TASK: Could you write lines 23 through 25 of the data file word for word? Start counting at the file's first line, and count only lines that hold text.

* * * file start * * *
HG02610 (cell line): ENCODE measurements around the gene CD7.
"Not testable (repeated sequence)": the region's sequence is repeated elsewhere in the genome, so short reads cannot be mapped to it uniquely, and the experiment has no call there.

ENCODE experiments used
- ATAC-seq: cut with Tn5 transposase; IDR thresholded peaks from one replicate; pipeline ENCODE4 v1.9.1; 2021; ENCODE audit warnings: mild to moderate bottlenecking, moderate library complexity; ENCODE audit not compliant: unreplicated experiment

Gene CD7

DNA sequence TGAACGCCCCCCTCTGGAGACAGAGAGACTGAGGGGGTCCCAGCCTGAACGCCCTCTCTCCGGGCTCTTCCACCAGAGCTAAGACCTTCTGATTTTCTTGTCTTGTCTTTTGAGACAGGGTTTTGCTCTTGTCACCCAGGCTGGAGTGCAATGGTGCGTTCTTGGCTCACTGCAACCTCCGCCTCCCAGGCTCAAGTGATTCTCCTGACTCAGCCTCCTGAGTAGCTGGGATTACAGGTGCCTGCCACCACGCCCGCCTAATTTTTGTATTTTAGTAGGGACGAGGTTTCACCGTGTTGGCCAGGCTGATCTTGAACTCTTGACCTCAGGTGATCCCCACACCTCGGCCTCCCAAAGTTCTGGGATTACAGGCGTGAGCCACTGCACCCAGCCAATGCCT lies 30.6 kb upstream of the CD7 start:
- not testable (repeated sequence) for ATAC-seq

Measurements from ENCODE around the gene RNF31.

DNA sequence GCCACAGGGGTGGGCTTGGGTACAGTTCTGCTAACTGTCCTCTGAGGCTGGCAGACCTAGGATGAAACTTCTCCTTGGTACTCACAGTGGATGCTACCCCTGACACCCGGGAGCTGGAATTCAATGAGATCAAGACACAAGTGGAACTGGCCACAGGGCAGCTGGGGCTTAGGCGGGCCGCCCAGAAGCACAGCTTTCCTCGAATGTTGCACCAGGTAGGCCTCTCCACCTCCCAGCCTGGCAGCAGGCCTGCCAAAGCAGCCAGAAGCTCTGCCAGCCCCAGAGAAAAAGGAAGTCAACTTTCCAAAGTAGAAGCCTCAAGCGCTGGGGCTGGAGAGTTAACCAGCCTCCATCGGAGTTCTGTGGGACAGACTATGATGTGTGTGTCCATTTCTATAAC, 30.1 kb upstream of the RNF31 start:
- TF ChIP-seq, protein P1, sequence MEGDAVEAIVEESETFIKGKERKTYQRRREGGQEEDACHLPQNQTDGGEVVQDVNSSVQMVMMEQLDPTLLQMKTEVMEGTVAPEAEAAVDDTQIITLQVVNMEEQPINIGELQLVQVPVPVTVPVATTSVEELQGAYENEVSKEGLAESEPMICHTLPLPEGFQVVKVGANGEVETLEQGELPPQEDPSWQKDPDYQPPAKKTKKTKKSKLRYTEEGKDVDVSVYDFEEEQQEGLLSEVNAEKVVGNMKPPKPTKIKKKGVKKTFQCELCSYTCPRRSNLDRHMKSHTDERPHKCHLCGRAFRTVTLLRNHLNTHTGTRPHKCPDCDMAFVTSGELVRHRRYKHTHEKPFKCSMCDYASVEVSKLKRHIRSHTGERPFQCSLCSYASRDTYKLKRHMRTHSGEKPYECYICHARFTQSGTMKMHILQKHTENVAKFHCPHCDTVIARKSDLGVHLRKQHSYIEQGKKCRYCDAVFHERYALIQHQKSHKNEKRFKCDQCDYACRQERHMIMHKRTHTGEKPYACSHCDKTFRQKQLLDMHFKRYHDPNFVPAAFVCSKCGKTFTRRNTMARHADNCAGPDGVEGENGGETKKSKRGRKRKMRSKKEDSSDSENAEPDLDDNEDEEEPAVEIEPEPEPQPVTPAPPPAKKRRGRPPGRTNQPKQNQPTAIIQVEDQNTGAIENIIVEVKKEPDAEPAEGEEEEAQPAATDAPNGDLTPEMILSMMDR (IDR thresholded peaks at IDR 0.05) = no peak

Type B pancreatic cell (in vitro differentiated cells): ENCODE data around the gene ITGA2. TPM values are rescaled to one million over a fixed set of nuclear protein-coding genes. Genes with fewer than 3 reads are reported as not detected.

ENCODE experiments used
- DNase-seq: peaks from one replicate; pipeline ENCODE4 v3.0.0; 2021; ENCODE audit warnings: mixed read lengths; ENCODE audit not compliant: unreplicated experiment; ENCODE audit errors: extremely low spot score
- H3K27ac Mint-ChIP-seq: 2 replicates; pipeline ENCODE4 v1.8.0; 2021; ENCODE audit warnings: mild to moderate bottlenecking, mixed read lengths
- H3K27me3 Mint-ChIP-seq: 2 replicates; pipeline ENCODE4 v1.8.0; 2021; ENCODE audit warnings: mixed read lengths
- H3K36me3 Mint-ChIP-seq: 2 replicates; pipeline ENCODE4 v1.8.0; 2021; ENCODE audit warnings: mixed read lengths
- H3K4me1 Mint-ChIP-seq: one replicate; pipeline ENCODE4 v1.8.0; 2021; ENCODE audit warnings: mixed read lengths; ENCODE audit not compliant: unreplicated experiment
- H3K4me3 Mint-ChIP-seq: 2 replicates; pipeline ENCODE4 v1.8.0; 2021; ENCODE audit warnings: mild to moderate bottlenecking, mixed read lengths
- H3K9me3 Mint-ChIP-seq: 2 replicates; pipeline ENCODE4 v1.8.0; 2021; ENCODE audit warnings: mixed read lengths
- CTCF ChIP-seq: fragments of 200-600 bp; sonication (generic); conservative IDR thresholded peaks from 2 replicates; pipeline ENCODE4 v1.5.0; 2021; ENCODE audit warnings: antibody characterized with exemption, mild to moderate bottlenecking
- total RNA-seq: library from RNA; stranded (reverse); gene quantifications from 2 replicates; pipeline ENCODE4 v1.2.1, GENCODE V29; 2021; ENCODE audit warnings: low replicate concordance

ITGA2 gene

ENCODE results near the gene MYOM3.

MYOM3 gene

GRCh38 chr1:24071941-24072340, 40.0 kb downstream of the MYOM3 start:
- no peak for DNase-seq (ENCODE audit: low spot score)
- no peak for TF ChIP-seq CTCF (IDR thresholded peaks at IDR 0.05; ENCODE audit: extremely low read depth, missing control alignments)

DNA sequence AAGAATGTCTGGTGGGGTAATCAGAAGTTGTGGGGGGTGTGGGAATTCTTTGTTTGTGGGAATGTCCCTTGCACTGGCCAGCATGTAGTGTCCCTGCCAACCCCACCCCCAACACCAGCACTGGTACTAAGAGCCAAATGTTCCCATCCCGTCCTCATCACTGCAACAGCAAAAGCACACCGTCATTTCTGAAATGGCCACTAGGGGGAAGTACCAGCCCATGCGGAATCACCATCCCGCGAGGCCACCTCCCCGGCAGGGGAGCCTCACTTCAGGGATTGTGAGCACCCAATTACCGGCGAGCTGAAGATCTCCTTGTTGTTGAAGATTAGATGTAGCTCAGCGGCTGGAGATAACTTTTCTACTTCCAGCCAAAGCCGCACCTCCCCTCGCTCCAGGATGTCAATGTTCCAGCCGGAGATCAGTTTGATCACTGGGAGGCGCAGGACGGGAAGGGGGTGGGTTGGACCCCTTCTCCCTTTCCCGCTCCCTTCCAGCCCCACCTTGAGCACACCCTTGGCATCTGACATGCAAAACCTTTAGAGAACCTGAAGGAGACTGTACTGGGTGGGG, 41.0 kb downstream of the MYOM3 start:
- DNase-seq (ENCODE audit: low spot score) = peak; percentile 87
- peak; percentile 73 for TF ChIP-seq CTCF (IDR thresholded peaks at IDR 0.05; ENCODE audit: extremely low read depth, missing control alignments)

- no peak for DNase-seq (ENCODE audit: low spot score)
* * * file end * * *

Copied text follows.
ENCODE results near the gene MYOM3.

MYOM3 gene

GRCh38 chr1:24071941-24072340, 40.0 kb downstream of the MYOM3 start: